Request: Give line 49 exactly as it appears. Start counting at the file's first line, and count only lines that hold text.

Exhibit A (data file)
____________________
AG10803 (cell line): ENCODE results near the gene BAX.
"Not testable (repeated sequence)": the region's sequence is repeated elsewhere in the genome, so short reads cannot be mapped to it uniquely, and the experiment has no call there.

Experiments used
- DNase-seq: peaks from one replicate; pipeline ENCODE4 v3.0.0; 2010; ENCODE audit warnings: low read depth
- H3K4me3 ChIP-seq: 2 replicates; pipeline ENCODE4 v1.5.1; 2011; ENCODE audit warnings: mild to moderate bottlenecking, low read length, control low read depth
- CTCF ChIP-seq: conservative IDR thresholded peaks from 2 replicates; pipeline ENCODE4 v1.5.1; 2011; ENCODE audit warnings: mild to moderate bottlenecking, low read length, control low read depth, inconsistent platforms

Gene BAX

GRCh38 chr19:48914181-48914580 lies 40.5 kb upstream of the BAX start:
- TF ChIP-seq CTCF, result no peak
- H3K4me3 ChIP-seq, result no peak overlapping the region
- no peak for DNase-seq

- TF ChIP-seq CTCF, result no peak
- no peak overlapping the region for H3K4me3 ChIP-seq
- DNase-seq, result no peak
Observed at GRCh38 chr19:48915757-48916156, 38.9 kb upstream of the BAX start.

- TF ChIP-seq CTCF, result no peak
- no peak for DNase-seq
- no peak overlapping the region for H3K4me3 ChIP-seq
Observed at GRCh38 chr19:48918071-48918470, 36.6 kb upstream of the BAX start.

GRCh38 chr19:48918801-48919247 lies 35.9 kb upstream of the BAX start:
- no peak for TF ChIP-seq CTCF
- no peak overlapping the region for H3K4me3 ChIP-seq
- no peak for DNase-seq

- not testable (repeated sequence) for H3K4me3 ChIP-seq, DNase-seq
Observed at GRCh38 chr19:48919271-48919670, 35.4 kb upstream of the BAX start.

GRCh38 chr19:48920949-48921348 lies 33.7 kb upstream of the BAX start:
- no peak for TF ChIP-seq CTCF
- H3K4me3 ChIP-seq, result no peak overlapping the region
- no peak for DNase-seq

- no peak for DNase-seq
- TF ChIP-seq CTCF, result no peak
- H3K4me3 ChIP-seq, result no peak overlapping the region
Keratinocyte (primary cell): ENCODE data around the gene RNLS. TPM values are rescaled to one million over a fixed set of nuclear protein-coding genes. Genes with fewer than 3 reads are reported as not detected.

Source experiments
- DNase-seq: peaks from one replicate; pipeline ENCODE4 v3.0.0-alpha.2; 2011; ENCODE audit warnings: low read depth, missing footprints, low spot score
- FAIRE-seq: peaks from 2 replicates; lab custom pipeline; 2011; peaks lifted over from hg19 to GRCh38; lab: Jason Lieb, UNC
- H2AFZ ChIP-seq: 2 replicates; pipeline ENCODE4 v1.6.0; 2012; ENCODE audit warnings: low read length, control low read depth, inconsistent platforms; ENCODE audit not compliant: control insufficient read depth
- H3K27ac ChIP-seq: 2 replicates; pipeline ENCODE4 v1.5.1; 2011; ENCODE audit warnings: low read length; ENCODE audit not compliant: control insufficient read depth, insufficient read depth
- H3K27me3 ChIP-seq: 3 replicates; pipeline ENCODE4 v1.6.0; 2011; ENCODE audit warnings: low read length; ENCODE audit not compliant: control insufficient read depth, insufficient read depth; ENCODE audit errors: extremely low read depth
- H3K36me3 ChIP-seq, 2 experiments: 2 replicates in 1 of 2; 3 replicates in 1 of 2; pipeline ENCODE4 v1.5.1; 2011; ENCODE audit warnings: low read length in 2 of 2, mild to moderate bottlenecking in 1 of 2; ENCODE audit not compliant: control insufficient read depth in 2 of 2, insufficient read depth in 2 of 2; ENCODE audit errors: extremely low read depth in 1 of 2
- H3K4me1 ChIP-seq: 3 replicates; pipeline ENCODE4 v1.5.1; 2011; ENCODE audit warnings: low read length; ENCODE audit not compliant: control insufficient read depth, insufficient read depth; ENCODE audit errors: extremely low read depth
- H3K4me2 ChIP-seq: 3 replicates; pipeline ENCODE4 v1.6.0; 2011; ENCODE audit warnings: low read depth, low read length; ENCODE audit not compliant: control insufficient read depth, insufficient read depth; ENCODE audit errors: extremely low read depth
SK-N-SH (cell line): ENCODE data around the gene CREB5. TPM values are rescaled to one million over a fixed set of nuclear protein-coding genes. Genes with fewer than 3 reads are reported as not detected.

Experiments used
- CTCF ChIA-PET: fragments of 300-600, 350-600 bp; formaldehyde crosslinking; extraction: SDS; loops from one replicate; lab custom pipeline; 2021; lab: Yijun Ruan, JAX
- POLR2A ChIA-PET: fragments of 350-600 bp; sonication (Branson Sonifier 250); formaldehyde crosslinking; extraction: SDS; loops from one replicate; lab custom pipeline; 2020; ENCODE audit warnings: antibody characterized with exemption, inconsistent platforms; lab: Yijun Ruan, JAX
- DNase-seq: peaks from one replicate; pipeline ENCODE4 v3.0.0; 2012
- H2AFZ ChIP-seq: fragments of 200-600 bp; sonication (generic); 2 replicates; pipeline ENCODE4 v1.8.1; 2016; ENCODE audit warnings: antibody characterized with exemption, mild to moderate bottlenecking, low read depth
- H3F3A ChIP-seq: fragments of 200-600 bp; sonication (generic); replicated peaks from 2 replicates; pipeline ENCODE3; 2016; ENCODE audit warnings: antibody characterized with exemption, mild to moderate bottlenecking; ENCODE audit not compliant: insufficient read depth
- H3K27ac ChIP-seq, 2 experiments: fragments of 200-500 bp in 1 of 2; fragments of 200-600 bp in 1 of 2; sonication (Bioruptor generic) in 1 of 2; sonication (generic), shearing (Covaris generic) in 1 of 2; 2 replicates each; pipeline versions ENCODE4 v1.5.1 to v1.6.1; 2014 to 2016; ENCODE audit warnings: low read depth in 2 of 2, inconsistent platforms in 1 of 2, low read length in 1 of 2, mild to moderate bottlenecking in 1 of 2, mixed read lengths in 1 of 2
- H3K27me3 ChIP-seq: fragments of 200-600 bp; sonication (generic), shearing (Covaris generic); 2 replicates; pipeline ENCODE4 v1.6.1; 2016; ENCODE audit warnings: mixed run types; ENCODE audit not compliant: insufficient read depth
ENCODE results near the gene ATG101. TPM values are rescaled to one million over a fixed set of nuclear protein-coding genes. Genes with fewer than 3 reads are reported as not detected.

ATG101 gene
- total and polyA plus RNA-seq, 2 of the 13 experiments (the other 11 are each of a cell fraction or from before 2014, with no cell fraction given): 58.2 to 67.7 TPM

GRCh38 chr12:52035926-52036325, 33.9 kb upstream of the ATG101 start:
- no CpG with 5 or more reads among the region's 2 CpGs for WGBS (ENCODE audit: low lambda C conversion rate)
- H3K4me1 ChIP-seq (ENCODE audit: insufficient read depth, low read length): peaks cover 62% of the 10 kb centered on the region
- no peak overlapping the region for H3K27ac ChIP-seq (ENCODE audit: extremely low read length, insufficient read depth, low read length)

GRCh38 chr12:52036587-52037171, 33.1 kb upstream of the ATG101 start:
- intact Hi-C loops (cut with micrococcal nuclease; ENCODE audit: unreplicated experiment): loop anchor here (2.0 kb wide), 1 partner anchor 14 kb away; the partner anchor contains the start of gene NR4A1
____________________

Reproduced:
- H3F3A ChIP-seq: fragments of 200-600 bp; sonication (generic); replicated peaks from 2 replicates; pipeline ENCODE3; 2016; ENCODE audit warnings: antibody characterized with exemption, mild to moderate bottlenecking; ENCODE audit not compliant: insufficient read depth